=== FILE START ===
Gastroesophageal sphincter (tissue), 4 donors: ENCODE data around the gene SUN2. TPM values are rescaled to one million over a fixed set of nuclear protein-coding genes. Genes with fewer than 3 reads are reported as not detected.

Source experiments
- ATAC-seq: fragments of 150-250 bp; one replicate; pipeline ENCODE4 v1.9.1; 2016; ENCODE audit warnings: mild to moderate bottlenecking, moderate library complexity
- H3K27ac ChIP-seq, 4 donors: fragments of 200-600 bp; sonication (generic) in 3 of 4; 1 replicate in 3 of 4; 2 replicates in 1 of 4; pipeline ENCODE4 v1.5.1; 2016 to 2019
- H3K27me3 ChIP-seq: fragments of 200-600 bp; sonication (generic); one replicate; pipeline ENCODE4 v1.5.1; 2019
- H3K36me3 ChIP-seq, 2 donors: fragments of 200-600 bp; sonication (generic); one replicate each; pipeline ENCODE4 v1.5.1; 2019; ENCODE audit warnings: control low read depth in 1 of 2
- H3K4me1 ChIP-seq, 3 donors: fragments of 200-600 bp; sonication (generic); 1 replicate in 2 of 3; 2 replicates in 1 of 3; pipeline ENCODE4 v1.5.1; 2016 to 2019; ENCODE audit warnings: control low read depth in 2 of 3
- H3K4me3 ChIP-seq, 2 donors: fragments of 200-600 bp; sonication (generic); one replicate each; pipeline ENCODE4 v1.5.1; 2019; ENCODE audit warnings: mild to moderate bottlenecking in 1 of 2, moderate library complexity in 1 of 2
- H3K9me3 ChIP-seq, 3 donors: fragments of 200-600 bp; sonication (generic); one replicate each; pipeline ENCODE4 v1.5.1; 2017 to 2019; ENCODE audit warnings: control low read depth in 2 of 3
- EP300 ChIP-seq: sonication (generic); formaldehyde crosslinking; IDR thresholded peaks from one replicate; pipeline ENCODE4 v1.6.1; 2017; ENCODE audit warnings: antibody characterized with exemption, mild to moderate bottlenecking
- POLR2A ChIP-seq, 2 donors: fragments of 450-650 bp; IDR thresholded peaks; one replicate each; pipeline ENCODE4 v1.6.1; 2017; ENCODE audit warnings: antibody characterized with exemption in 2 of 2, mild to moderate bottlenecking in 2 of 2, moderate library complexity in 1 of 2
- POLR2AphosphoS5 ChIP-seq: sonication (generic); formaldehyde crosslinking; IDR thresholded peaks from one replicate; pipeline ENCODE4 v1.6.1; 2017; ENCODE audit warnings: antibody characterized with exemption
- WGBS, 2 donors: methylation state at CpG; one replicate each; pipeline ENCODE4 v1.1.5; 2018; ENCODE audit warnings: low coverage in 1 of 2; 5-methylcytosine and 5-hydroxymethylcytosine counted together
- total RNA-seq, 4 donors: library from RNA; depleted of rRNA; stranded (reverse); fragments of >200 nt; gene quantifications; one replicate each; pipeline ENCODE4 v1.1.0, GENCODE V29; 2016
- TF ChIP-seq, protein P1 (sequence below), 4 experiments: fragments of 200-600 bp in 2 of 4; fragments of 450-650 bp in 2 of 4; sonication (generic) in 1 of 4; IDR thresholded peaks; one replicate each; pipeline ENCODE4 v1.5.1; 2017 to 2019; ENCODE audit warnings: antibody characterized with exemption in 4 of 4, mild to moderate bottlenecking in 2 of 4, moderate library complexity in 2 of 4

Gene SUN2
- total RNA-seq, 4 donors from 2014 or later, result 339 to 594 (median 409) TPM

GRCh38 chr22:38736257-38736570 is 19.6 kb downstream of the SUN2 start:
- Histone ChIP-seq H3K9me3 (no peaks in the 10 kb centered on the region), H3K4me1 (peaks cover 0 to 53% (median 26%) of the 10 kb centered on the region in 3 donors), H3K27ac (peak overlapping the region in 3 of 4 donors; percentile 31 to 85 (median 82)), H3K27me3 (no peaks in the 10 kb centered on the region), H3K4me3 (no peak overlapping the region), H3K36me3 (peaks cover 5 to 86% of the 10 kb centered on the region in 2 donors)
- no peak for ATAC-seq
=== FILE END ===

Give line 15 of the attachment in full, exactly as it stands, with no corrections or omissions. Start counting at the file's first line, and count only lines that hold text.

- TF ChIP-seq, protein P1 (sequence below), 4 experiments: fragments of 200-600 bp in 2 of 4; fragments of 450-650 bp in 2 of 4; sonication (generic) in 1 of 4; IDR thresholded peaks; one replicate each; pipeline ENCODE4 v1.5.1; 2017 to 2019; ENCODE audit warnings: antibody characterized with exemption in 4 of 4, mild to moderate bottlenecking in 2 of 4, moderate library complexity in 2 of 4